Everything we write should be intentional—the words we use, the events we emphasize, the emotions we evoke, the themes we build, etc. But when our writing doesn’t match our intentions, we might need trusted feedback that forces us to justify our choices.
Last week, we talked about the different kinds of editing and editors, and we also talked about how to evaluate editors. Now let’s dig deeper into some of the variations we might encounter when evaluating editors. By understanding these variations, we might better be able to find our perfect match.
When we need to open our wallet for editing services, we want to make sure that we’re spending our money on quality editing for our needs. Let’s see if we can come up with tips, questions, and processes that will help us evaluate editors for our needs.
No matter how good we are self-editing, we can’t catch every unclear meaning or typo in our own work. But there are different kinds of editors, and if we have a limited budget, we might not know what type of editors are most important for our success. Let’s take a closer look at the types of editing and when we might (or might not) need that type of editing.
Stories with multiple major characters—with their own point-of-view (POV) scenes—can make story structure complicated. Do we have to make beat sheets for each character? As a romance author, I write with multiple POVs all the time, so let’s see if we can figure out how to make beat sheets work in those situations.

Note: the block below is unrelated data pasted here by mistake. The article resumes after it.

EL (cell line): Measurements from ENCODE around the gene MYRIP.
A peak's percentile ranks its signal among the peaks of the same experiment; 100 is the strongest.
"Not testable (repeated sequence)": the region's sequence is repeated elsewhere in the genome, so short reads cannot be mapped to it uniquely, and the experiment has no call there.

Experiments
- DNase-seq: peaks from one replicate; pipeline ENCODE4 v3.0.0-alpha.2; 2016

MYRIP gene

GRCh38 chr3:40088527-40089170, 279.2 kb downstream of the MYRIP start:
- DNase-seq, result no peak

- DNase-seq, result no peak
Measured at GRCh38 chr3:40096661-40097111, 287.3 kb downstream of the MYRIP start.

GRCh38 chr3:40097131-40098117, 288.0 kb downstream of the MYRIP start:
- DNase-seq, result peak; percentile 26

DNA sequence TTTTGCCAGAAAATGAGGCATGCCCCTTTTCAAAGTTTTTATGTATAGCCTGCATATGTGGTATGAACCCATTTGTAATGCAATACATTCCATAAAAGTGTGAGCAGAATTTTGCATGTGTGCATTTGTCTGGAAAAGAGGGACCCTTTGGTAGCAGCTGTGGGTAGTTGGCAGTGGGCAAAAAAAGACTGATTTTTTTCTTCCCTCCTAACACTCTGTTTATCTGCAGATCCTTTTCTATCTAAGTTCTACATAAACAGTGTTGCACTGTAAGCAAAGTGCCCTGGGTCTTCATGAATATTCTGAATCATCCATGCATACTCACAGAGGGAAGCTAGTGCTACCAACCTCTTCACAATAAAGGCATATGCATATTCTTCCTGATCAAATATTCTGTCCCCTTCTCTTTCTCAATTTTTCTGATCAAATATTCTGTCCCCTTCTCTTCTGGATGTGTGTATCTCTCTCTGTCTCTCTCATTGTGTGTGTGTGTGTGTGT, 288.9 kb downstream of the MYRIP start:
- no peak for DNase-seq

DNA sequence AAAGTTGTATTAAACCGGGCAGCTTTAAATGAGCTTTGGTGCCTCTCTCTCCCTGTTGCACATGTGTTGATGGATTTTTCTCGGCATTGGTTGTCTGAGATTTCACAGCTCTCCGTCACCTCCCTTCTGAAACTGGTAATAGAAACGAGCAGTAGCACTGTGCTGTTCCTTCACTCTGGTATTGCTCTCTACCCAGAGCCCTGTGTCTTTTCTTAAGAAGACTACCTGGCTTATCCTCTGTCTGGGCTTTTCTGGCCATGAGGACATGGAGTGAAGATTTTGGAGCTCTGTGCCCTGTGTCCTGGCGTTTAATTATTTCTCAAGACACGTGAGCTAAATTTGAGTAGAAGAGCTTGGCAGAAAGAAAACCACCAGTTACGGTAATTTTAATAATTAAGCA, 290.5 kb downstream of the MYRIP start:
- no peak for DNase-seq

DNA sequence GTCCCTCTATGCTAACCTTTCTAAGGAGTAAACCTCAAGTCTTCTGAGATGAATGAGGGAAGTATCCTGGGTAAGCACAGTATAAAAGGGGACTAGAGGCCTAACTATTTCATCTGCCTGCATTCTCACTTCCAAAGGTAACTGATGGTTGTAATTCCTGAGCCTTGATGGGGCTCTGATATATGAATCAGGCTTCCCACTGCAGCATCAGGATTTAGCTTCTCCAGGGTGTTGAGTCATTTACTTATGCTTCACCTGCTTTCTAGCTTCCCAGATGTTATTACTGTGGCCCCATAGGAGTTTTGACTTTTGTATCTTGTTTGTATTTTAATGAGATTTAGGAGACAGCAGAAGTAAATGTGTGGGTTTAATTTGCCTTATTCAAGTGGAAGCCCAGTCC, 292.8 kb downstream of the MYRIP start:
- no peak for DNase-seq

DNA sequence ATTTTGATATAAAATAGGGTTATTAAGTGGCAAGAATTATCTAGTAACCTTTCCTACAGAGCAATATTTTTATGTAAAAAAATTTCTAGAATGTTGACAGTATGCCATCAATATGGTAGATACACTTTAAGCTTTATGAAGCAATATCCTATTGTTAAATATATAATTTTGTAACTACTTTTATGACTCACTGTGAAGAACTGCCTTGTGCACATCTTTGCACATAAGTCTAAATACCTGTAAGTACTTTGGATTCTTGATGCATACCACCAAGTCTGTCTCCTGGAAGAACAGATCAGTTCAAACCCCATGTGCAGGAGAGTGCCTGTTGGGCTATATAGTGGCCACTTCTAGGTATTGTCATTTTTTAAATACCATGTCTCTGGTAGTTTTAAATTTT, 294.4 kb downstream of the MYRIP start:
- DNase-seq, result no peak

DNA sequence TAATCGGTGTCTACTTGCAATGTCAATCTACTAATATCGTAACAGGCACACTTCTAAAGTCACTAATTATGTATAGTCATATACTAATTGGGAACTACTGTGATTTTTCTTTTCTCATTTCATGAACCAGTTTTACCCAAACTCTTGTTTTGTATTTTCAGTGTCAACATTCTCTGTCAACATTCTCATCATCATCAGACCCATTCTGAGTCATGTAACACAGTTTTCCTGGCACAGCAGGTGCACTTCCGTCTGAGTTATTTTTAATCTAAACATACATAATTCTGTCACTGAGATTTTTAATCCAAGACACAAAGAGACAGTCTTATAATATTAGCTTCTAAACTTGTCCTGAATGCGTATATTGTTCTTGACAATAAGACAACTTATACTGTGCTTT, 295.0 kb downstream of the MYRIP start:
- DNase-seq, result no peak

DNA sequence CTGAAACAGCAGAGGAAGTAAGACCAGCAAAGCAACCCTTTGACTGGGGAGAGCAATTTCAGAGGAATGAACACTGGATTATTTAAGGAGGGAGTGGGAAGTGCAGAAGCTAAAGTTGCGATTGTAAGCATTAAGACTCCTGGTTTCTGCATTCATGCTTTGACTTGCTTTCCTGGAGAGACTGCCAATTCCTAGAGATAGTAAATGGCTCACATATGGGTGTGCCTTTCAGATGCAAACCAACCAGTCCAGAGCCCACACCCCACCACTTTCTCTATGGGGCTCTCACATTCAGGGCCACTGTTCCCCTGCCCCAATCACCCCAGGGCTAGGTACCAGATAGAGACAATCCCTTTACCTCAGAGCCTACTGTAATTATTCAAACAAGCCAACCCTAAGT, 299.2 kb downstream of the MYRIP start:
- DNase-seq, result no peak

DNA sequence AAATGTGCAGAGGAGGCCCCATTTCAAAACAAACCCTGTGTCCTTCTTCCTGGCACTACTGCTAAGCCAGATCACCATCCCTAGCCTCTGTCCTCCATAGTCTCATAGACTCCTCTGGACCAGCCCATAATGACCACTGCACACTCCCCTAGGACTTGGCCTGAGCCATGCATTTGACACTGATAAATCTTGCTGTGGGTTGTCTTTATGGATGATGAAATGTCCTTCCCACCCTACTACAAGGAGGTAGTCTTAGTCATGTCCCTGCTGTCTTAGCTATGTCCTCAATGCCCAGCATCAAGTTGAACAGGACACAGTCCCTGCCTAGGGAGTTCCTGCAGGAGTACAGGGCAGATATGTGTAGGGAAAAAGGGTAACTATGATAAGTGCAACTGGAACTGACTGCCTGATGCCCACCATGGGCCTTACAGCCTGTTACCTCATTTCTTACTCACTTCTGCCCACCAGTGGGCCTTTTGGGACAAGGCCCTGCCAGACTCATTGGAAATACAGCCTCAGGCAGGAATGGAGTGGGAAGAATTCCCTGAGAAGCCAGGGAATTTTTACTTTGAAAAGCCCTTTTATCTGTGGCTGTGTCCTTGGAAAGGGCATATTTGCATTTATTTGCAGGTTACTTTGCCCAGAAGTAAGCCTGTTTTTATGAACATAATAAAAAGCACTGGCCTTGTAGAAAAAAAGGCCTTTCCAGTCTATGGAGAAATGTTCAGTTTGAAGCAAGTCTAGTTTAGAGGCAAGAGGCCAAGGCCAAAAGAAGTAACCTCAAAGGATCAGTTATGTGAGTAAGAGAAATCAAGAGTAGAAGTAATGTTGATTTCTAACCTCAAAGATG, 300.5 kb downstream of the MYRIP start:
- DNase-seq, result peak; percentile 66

One of the ways we create compelling writing is by creating a need within our readers to keep turning pages. So a common piece of advice is to create hooks—phrases, sentences, ideas, questions, etc.—to fuel that need within readers. Today, Mary Buckham’s here to touch on the 9 types of hooks and to answer frequent questions about hooks.
One technique for drafting or editing our stories into shape is using beat sheets, but it can be tricky to understand how to use them. Here’s a round-up beat sheet and story structure resources that might help us understand beat sheets.
No matter how we publish, we have to come up with a great book description. Queries and blurbs have always been my weak point, so I asked my editors at each stage of the editing process for help. Julie Glover’s here today with tips for how to go from good to great.
I’ve added a page to my site to list my favorite writing craft and reference books. I’ve added several books that I thought of off the top of my head, but I know I’m forgetting a bunch too. So let me share the books I thought of, and let’s see what others have to add to the suggestions.